- Exclusivity: negotiate with the sponsored party to allow the brand to break news. Either release this through your own channels with exclusive content on your website for people to link to OR pass the exclusive to a media partner in return for a link.
- Access: providing influential content producers with direct access that they otherwise wouldn’t be able to get is a surefire way to win friends and links. For a sports sponsorship that could be a chance to meet the team. At one brand I negotiated for a small party of influencers to travel with the team on an away trip. They were only too glad to provide a link in return.
5. Negotiate Access for Distribution
When I worked on a major sports sponsorship one of our go-to tactics when launching content campaigns was to negotiate with publishers to take the content (and a link) in exchange for exclusive access to the team’s players and managers.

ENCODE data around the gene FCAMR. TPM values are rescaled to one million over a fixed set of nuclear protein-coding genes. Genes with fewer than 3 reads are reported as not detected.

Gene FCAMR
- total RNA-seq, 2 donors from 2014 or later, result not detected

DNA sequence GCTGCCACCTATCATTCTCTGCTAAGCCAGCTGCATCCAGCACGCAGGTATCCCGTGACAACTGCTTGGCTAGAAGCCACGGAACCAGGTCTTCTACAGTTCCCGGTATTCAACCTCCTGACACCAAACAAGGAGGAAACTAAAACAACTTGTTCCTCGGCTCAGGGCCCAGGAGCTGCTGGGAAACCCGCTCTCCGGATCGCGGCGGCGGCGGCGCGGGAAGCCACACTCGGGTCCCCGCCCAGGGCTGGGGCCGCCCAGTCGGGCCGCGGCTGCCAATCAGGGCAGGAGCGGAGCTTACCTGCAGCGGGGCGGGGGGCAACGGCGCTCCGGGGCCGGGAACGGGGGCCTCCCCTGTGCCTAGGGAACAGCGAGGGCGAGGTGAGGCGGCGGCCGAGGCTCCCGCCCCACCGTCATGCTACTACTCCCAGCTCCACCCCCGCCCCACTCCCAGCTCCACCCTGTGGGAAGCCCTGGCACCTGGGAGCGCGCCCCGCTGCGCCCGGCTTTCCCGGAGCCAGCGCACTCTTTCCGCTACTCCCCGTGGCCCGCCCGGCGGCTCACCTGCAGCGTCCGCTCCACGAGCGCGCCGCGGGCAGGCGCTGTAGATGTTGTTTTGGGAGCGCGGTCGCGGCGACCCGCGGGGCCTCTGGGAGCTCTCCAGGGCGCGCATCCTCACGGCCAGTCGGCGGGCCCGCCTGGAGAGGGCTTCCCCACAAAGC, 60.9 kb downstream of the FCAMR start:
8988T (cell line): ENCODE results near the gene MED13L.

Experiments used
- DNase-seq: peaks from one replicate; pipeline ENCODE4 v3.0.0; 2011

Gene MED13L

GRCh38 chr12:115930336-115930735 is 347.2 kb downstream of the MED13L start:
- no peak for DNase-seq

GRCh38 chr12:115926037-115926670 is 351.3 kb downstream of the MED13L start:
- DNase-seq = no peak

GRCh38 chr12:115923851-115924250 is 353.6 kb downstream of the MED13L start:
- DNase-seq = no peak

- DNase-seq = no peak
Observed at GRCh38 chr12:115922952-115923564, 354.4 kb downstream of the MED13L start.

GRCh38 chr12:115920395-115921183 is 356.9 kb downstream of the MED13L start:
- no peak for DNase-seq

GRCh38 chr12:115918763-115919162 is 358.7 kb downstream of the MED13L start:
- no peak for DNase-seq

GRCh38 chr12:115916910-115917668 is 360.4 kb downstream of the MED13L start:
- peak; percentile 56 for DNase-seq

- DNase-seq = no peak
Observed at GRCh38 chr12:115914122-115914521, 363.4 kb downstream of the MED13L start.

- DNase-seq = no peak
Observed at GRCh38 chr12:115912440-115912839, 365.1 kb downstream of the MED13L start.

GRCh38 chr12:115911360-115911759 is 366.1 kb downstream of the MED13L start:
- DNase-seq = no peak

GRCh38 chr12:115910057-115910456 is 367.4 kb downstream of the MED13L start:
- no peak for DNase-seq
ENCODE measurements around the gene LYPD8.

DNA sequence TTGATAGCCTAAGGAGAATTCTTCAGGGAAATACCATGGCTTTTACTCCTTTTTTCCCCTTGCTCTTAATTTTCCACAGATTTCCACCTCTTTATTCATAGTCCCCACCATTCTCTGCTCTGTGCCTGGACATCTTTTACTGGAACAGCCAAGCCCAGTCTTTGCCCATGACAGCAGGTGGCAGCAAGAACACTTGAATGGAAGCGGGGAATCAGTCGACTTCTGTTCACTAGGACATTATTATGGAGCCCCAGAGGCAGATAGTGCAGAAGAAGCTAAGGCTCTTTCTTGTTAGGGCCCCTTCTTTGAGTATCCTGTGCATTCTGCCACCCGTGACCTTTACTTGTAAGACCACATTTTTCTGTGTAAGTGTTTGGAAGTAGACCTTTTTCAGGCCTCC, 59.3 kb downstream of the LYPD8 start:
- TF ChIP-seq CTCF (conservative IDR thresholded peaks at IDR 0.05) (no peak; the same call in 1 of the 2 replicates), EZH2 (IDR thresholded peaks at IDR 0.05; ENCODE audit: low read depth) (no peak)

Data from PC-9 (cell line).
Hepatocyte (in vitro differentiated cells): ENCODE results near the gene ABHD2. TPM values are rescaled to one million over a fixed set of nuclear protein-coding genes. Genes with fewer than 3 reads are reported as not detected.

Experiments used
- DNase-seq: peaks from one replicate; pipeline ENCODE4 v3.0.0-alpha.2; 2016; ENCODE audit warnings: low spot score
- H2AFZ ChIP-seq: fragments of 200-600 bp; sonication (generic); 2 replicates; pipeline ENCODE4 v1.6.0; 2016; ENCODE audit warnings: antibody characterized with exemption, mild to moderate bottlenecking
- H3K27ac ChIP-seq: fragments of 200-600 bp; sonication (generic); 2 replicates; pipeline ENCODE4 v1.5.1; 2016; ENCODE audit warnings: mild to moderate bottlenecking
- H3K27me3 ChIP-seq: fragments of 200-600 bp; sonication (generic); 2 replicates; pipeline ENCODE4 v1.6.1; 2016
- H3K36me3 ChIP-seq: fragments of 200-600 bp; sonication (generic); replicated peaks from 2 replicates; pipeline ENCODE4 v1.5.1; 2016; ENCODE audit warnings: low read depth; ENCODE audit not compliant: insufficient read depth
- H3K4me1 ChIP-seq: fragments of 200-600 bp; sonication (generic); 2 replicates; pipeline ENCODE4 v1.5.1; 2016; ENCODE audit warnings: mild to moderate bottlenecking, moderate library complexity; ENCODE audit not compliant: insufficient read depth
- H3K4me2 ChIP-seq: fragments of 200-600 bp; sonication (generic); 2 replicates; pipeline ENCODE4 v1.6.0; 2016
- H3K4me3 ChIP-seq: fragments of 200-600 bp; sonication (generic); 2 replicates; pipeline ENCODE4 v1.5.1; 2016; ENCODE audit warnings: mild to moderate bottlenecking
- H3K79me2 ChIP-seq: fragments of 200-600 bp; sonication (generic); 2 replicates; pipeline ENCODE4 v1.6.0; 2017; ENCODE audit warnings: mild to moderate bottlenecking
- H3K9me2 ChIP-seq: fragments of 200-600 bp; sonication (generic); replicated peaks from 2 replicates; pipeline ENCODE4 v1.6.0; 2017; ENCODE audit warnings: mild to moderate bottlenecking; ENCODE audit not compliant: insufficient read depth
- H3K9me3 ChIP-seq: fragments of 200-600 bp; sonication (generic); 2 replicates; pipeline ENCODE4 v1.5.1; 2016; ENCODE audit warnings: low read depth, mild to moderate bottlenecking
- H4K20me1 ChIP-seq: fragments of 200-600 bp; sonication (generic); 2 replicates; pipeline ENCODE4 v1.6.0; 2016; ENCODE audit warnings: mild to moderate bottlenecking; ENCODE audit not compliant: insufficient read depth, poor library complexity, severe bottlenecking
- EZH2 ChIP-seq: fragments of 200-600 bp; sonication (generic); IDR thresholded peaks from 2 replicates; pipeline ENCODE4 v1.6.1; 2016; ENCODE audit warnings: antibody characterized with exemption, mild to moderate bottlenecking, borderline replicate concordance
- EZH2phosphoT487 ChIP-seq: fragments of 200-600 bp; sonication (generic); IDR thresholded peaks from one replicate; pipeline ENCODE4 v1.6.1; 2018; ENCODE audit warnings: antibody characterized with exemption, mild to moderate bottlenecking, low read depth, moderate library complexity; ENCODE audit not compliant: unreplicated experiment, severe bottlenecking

Initially, we embedded the videos within the ensuing interview but as our strategy evolved, we realized that many national publishers had bespoke website sections for social-media oriented audiences. Often this would be a place to view the latest viral videos.
It was far more effective to not embed within the interview article. Instead we but placed video within these social microsites because the content reached the right audience and would naturally achieve far greater social reach.
6. Target Top-Tier Press Publications
Securing national press coverage is very achievable. These titles are content hungry because their revenue model relies on it. This is to your advantage.
They’ll want to publish video because they can serve pre-roll ads and achieve higher ad rates than standard display ad placements.